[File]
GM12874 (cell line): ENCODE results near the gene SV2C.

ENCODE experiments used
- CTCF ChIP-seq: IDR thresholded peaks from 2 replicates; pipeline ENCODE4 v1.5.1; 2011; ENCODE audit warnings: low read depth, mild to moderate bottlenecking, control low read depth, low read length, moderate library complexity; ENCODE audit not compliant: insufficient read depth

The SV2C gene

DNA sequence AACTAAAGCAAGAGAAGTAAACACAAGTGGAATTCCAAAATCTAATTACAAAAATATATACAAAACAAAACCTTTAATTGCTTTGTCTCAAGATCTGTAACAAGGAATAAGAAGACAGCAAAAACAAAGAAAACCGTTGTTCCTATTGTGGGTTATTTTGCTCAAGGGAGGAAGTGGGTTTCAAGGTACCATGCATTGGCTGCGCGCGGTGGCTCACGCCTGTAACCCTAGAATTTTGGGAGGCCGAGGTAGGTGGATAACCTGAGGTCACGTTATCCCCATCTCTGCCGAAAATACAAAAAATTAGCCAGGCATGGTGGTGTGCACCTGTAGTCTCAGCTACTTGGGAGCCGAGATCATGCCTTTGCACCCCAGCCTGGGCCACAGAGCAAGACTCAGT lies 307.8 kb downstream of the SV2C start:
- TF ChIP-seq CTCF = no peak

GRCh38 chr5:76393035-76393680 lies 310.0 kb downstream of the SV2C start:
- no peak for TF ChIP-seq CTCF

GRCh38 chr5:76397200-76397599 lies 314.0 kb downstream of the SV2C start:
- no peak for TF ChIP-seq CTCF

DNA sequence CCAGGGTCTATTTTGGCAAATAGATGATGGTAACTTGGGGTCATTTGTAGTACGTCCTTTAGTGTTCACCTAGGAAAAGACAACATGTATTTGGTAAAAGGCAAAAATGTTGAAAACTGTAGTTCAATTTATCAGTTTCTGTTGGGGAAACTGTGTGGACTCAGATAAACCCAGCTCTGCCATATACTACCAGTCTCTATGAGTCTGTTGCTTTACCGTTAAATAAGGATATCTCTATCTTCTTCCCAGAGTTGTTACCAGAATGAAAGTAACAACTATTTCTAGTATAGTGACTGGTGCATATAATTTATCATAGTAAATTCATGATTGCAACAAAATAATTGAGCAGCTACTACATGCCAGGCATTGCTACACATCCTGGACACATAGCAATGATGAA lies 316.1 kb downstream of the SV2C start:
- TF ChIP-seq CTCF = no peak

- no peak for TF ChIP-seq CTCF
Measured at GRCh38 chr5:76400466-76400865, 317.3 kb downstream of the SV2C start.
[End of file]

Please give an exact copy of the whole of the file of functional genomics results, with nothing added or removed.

GM12874 (cell line): ENCODE results near the gene SV2C.

ENCODE experiments used
- CTCF ChIP-seq: IDR thresholded peaks from 2 replicates; pipeline ENCODE4 v1.5.1; 2011; ENCODE audit warnings: low read depth, mild to moderate bottlenecking, control low read depth, low read length, moderate library complexity; ENCODE audit not compliant: insufficient read depth

The SV2C gene

DNA sequence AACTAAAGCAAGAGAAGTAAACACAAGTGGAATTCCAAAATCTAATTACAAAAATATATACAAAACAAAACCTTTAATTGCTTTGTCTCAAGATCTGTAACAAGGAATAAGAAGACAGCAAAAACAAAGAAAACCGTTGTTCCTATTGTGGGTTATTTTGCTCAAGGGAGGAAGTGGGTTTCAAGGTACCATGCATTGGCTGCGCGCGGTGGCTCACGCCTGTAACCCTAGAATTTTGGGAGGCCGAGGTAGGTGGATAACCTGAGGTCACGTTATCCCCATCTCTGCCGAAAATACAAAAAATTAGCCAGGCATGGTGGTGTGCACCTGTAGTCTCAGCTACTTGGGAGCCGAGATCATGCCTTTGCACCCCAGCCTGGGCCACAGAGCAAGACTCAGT lies 307.8 kb downstream of the SV2C start:
- TF ChIP-seq CTCF = no peak

GRCh38 chr5:76393035-76393680 lies 310.0 kb downstream of the SV2C start:
- no peak for TF ChIP-seq CTCF

GRCh38 chr5:76397200-76397599 lies 314.0 kb downstream of the SV2C start:
- no peak for TF ChIP-seq CTCF

DNA sequence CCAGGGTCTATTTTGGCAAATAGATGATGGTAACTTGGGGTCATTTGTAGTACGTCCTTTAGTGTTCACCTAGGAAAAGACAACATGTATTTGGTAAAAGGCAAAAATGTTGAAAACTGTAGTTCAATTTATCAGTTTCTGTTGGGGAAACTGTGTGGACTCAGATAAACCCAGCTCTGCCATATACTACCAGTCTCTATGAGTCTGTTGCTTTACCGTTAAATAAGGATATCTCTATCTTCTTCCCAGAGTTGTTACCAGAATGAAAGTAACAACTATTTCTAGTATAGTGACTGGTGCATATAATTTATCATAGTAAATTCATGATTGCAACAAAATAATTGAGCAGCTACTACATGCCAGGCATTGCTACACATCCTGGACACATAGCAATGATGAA lies 316.1 kb downstream of the SV2C start:
- TF ChIP-seq CTCF = no peak

- no peak for TF ChIP-seq CTCF
Measured at GRCh38 chr5:76400466-76400865, 317.3 kb downstream of the SV2C start.